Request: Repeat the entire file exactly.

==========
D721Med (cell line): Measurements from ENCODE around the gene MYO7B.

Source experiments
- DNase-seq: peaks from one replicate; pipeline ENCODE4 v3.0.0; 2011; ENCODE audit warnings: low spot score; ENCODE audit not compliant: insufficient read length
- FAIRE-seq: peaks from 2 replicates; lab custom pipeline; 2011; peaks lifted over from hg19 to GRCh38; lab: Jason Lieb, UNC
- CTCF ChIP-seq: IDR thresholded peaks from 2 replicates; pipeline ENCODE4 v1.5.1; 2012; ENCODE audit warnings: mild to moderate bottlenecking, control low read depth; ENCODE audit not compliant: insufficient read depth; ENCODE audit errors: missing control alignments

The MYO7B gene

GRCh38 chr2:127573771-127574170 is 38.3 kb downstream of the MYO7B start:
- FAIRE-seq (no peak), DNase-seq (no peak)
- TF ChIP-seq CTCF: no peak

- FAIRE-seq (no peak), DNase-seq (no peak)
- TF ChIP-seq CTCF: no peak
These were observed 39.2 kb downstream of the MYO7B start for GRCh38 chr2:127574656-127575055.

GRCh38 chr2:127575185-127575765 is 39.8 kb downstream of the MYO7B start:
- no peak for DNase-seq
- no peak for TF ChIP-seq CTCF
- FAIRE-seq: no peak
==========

D721Med (cell line): Measurements from ENCODE around the gene MYO7B.

Source experiments
- DNase-seq: peaks from one replicate; pipeline ENCODE4 v3.0.0; 2011; ENCODE audit warnings: low spot score; ENCODE audit not compliant: insufficient read length
- FAIRE-seq: peaks from 2 replicates; lab custom pipeline; 2011; peaks lifted over from hg19 to GRCh38; lab: Jason Lieb, UNC
- CTCF ChIP-seq: IDR thresholded peaks from 2 replicates; pipeline ENCODE4 v1.5.1; 2012; ENCODE audit warnings: mild to moderate bottlenecking, control low read depth; ENCODE audit not compliant: insufficient read depth; ENCODE audit errors: missing control alignments

The MYO7B gene

GRCh38 chr2:127573771-127574170 is 38.3 kb downstream of the MYO7B start:
- FAIRE-seq (no peak), DNase-seq (no peak)
- TF ChIP-seq CTCF: no peak

- FAIRE-seq (no peak), DNase-seq (no peak)
- TF ChIP-seq CTCF: no peak
These were observed 39.2 kb downstream of the MYO7B start for GRCh38 chr2:127574656-127575055.

GRCh38 chr2:127575185-127575765 is 39.8 kb downstream of the MYO7B start:
- no peak for DNase-seq
- no peak for TF ChIP-seq CTCF
- FAIRE-seq: no peak